Hekla volcano, one of Iceland's most active volcanoes, could be close to erupting, a University of Iceland geoscientist claims.
The most prominent sign of an impending eruption is bulging ground on the northern side of the volcano. This surface swelling indicates magma (molten rock) is rising under the volcano, pushing up the ground as it fills fractures and pipes beneath Hekla.
According to GPS monitoring of the expanding surface, there is now more magma underneath Hekla than before the volcano's last eruption in 2000, University of Iceland geophysicist Pll Einarsson said in a report published in the Icelandic newspaper Morgunblai on Monday. Hekla volcano "could erupt soon," Einarsson said.
Geoscientists in Iceland keep a close eye on Hekla, because the volcano blows its top with very little notice. During Hekla's last eruption, in 2000, it took just 79 minutes from the first warning earthquake until the volcano exploded, Einarsson said. But Monday's alert is just the latest in a string of warnings based on Hekla's bulging ground.
Volcano watchers have anticipated a new eruption at Hekla since 2006, when tiny earthquakes and surface swelling first hinted that new magma had appeared. Media reports warned of similar surface swelling at Hekla in 2011 and 2013, without a subsequent eruption.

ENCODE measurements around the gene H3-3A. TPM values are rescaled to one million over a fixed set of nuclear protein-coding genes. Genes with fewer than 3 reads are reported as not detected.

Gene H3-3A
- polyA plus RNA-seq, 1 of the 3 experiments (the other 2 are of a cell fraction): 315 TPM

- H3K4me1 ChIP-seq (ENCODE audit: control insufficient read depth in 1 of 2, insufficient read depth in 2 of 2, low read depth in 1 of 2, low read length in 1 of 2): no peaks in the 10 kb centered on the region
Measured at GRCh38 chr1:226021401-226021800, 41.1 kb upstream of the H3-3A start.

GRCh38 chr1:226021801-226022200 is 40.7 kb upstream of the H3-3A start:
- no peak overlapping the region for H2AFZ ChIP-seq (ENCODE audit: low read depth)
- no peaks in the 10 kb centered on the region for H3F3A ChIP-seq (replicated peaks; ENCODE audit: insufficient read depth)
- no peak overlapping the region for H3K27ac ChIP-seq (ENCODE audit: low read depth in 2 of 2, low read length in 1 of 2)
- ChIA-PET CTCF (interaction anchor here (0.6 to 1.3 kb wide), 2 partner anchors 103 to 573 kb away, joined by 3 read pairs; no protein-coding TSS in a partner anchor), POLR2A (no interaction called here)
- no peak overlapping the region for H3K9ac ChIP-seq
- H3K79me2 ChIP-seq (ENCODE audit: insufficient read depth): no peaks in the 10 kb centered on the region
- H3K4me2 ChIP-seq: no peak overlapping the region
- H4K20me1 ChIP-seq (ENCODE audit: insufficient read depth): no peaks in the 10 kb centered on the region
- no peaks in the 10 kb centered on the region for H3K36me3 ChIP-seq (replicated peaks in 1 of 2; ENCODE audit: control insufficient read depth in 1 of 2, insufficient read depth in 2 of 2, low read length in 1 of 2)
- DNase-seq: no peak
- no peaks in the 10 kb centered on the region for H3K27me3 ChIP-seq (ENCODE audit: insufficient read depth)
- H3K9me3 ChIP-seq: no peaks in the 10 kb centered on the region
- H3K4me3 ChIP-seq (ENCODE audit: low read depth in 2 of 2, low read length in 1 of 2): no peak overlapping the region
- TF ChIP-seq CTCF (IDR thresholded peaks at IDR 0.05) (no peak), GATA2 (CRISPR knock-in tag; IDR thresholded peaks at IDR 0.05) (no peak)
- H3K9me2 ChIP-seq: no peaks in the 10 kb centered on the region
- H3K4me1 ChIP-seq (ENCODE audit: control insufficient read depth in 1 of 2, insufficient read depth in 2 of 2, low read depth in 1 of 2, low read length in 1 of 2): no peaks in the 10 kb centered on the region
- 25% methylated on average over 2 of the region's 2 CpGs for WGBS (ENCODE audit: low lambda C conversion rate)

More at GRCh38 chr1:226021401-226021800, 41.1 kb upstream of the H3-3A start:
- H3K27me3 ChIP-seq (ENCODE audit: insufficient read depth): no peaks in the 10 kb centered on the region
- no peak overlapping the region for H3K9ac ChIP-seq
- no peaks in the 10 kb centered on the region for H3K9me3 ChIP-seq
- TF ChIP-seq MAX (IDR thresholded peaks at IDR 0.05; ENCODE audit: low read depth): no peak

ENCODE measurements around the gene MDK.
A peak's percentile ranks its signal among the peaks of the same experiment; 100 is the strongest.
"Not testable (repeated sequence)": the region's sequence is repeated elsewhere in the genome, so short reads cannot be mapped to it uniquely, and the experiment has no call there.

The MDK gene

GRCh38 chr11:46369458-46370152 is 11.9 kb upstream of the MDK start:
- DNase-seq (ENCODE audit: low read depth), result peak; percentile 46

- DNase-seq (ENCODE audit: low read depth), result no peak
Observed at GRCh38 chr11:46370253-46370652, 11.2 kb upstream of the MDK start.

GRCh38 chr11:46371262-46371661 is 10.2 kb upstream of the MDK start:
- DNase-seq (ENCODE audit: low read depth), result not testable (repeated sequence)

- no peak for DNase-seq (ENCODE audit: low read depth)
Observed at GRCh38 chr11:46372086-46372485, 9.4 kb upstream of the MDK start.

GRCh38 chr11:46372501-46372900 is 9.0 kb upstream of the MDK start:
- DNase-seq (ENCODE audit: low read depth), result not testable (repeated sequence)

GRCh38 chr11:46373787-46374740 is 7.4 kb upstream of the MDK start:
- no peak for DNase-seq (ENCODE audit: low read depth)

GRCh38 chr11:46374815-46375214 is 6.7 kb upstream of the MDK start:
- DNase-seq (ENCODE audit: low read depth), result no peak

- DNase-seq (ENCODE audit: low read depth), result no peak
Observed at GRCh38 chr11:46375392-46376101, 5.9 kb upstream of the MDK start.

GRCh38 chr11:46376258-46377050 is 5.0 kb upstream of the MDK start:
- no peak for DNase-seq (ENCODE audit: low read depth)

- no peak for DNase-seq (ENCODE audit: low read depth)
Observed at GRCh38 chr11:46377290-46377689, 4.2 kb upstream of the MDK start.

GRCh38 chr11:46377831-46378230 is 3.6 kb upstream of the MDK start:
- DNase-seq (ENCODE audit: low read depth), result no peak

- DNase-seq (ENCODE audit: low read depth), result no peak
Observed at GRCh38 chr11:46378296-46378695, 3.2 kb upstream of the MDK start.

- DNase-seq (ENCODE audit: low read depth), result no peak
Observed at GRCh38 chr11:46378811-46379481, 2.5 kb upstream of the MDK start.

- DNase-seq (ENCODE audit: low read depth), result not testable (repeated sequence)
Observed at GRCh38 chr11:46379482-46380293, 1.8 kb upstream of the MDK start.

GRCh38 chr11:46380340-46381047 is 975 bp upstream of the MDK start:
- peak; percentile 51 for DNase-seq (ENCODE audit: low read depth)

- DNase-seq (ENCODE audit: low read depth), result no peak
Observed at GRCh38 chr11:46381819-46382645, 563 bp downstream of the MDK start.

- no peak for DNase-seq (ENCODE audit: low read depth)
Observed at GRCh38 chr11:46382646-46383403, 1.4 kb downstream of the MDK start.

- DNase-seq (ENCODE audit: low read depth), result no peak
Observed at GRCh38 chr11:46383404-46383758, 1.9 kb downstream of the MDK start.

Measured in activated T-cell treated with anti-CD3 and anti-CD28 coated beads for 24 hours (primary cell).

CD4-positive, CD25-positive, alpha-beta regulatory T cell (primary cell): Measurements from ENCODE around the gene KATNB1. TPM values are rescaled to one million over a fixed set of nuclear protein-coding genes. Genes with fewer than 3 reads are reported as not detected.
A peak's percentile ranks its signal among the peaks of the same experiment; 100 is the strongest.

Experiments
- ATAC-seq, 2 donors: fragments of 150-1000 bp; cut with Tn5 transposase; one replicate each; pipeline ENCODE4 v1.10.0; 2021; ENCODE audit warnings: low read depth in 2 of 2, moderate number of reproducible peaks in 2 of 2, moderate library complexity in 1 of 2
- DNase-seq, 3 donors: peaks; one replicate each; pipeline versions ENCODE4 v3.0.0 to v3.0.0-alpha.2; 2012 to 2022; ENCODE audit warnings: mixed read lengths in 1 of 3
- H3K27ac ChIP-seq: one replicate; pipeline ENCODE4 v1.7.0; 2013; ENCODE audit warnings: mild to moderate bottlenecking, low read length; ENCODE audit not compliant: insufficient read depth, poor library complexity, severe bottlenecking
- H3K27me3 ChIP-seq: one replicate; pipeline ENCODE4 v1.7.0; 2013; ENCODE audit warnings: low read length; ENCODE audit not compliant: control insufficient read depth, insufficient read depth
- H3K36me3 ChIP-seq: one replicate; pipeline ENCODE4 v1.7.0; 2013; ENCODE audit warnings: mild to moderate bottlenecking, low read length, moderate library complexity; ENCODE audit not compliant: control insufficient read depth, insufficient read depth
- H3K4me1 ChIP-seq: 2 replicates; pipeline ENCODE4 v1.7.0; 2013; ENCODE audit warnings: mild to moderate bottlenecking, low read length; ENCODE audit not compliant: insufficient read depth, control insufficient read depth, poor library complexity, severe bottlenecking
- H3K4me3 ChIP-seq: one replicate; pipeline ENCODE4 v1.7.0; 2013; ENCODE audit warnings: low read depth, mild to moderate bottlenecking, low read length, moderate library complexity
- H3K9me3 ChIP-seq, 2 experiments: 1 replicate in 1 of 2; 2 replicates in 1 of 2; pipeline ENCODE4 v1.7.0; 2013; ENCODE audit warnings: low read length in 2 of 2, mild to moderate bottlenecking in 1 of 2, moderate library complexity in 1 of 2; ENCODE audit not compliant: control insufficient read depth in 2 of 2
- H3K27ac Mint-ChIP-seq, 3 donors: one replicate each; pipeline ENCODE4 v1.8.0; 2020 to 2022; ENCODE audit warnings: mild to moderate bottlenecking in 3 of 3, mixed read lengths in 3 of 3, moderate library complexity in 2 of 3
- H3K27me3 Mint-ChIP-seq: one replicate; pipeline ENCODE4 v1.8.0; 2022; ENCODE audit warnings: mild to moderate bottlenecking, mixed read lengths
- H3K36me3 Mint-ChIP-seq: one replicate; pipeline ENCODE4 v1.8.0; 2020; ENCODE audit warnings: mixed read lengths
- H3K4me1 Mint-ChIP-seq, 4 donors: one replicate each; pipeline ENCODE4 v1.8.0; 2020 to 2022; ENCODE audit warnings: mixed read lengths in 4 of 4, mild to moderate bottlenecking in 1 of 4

Hekla volcano has blasted more than 20 times in the last 1,200 years, blanketing southern Iceland with thick layers of ash and lava. Some of the eruptions are short and small, while others continue for months, pumping enough ash into the atmosphere to chill temporarily the northern latitudes.
The last eruption at Hekla started on Feb. 26, 2000, and lasted for nearly two weeks.
One of the largest Holocene eruptions in Iceland was the Hekla 3 (or H3) eruption of (950 BC) (1159 BC) which threw about 7.3 km3 of volcanic rock into the atmosphere, placing its Volcanic Explosivity Index (VEI) at 5. This would have cooled temperatures in the northern parts of the globe for a few years afterwards. Traces of this eruption have been identified in Scottish peat bogs, and in Ireland a study of tree rings dating from this period has shown negligible tree ring growth for a decade